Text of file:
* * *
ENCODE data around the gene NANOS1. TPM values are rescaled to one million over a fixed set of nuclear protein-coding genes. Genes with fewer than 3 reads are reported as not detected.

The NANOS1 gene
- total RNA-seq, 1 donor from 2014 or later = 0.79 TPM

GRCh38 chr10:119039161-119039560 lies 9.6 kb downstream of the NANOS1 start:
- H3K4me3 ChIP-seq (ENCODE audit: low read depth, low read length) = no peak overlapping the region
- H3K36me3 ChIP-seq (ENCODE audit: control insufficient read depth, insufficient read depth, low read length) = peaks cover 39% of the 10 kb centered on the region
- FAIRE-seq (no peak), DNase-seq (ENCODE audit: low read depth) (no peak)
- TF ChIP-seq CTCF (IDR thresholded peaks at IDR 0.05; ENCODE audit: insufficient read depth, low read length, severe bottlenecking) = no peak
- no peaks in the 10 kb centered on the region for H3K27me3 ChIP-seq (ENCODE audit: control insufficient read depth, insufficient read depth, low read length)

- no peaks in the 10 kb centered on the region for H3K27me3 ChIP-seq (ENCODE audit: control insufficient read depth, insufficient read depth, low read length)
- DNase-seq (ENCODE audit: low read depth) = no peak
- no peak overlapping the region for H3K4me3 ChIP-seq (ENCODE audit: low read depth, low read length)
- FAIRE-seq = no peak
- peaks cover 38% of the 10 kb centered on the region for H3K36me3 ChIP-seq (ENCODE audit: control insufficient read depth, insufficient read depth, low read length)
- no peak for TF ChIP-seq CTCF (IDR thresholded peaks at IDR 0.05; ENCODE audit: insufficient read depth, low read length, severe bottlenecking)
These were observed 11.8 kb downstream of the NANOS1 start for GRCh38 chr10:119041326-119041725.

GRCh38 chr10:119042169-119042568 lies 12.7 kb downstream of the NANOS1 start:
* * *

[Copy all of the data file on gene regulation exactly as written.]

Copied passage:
ENCODE data around the gene NANOS1. TPM values are rescaled to one million over a fixed set of nuclear protein-coding genes. Genes with fewer than 3 reads are reported as not detected.

The NANOS1 gene
- total RNA-seq, 1 donor from 2014 or later = 0.79 TPM

GRCh38 chr10:119039161-119039560 lies 9.6 kb downstream of the NANOS1 start:
- H3K4me3 ChIP-seq (ENCODE audit: low read depth, low read length) = no peak overlapping the region
- H3K36me3 ChIP-seq (ENCODE audit: control insufficient read depth, insufficient read depth, low read length) = peaks cover 39% of the 10 kb centered on the region
- FAIRE-seq (no peak), DNase-seq (ENCODE audit: low read depth) (no peak)
- TF ChIP-seq CTCF (IDR thresholded peaks at IDR 0.05; ENCODE audit: insufficient read depth, low read length, severe bottlenecking) = no peak
- no peaks in the 10 kb centered on the region for H3K27me3 ChIP-seq (ENCODE audit: control insufficient read depth, insufficient read depth, low read length)

- no peaks in the 10 kb centered on the region for H3K27me3 ChIP-seq (ENCODE audit: control insufficient read depth, insufficient read depth, low read length)
- DNase-seq (ENCODE audit: low read depth) = no peak
- no peak overlapping the region for H3K4me3 ChIP-seq (ENCODE audit: low read depth, low read length)
- FAIRE-seq = no peak
- peaks cover 38% of the 10 kb centered on the region for H3K36me3 ChIP-seq (ENCODE audit: control insufficient read depth, insufficient read depth, low read length)
- no peak for TF ChIP-seq CTCF (IDR thresholded peaks at IDR 0.05; ENCODE audit: insufficient read depth, low read length, severe bottlenecking)
These were observed 11.8 kb downstream of the NANOS1 start for GRCh38 chr10:119041326-119041725.

GRCh38 chr10:119042169-119042568 lies 12.7 kb downstream of the NANOS1 start: